Versatility is so-so for this piece. It's warm, stretchy, comfortable, and quite stylish. But it isn't incredibly breathable and it is ideal for fewer activities and climates than other models. While it is breathable for what it is, it's never going to feel like a thin unlined jacket. And even though the hood is fine on its own, if you have a big hat or helmet underneath, it will probably feel tight.
The First Light is fairly innovative and well-constructed with some premium materials. Because of that, it's a bit pricey. However, if you want something that's like a puffy but with more breathability, this may be worth it — well-made insulation layers aren't cheap, and you tend to get what you pay for. Overall, this hybrid is worth its price if you're in the market for a savvy mid-layer with great stretch.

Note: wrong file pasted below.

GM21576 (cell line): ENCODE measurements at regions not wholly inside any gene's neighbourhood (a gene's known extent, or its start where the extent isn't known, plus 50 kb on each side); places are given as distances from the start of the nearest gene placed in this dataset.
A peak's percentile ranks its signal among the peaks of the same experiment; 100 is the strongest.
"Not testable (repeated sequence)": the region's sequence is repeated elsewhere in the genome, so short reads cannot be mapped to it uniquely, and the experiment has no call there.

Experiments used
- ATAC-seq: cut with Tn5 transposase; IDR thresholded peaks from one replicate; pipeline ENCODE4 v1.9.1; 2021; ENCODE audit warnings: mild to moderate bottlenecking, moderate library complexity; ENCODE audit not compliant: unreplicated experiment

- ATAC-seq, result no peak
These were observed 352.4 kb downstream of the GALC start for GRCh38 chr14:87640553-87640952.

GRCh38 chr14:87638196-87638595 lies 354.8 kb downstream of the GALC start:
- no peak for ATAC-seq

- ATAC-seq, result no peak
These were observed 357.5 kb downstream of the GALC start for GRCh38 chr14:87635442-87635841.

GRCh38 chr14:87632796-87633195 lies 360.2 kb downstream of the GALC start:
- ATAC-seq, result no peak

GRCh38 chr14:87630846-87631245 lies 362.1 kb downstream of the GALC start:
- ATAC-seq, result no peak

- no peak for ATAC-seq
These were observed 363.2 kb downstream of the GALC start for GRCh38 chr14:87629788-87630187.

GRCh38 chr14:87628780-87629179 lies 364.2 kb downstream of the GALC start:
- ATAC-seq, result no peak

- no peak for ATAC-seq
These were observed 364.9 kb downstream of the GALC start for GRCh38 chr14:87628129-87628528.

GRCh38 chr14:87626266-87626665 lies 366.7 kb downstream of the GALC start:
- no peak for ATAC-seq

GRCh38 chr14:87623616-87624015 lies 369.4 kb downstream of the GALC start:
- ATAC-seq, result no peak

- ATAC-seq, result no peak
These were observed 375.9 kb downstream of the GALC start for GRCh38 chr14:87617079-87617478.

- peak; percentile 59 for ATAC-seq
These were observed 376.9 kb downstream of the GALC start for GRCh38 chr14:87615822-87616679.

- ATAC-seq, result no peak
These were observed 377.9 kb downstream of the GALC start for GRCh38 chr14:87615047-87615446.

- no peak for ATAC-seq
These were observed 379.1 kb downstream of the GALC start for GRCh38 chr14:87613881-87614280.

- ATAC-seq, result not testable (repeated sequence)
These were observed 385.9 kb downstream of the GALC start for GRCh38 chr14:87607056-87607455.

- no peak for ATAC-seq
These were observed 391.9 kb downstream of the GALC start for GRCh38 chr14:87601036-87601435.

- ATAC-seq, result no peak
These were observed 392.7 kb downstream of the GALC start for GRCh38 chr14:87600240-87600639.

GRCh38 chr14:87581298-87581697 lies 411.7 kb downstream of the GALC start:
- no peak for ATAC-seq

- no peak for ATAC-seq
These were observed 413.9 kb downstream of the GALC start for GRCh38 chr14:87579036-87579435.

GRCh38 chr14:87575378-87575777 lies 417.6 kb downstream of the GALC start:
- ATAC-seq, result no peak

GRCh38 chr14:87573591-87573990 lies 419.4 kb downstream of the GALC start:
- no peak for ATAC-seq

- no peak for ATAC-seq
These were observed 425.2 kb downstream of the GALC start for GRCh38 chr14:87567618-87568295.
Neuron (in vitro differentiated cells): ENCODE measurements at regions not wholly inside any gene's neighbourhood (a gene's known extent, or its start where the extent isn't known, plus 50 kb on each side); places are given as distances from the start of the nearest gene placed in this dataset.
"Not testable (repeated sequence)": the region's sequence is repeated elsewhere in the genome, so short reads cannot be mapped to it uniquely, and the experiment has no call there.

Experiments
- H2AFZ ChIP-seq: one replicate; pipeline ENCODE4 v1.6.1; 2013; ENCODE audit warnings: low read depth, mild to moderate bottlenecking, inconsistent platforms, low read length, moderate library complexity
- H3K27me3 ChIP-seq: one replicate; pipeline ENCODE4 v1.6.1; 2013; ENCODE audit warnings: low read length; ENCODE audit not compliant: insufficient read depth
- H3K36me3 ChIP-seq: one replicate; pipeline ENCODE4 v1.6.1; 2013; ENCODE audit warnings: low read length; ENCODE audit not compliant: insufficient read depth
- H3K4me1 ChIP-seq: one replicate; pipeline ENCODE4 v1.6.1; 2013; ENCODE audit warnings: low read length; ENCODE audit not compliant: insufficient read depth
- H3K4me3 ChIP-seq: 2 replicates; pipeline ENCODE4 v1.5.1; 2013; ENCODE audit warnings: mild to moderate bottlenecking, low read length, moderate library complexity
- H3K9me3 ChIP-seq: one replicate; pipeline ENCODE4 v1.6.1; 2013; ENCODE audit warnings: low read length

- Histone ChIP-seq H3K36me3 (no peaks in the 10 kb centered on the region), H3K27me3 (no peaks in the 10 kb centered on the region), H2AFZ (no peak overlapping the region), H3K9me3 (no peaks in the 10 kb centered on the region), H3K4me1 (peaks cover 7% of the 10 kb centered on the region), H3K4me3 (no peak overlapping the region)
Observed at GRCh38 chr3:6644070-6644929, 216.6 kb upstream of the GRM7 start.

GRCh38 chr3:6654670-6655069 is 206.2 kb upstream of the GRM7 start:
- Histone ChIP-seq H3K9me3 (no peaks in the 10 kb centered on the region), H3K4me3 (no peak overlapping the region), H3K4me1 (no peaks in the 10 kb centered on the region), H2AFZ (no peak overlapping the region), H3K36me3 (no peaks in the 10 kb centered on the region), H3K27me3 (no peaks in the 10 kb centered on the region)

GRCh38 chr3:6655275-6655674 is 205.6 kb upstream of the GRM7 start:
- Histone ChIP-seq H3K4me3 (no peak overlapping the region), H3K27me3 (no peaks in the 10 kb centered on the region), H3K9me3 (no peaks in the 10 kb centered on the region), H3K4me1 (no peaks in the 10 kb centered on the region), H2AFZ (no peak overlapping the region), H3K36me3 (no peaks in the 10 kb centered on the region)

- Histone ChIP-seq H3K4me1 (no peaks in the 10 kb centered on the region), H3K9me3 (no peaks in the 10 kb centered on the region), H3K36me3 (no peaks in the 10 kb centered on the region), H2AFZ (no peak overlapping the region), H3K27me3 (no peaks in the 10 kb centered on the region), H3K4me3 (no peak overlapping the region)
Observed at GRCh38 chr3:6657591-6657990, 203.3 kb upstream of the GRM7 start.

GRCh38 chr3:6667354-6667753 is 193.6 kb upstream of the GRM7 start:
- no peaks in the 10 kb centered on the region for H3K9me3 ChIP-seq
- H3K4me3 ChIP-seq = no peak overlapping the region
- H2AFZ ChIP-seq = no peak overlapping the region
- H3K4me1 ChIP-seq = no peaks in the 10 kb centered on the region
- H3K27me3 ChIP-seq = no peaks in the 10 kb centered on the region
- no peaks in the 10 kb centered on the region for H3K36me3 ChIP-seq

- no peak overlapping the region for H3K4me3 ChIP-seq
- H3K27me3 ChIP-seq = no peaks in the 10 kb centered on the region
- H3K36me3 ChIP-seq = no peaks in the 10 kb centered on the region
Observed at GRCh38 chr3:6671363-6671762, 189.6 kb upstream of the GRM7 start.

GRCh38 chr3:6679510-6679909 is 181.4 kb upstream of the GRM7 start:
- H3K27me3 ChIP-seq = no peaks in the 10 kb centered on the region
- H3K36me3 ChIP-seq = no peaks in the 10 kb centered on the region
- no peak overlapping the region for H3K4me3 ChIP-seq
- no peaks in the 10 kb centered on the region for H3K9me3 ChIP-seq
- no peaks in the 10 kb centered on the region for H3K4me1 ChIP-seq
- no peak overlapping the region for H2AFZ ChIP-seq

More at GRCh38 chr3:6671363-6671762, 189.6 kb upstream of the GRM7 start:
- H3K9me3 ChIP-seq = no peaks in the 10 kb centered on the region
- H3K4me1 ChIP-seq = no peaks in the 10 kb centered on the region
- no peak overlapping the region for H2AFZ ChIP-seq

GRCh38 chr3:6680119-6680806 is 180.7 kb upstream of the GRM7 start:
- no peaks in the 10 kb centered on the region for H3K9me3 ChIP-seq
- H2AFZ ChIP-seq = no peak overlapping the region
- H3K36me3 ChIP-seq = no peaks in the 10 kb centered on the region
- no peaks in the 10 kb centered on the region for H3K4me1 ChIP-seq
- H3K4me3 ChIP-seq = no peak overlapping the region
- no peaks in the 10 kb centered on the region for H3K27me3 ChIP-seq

The First Light Hoody is an insulated hybrid hoody with breathable panels of merino wool. It's attractive, stretchy, and pretty lush to wear. While it doesn't have very good water resistance, it's a great jacket to layer under something more protective or use to keep warm on cold camp nights and chilly belay ledges. We wish the hood was more conducive to pairing with a helmet, but overall this is a wonderfully cozy (if pricey) jacket to rock around the camp-fire or even around town.
— Mary Witlacil and Penney Garrett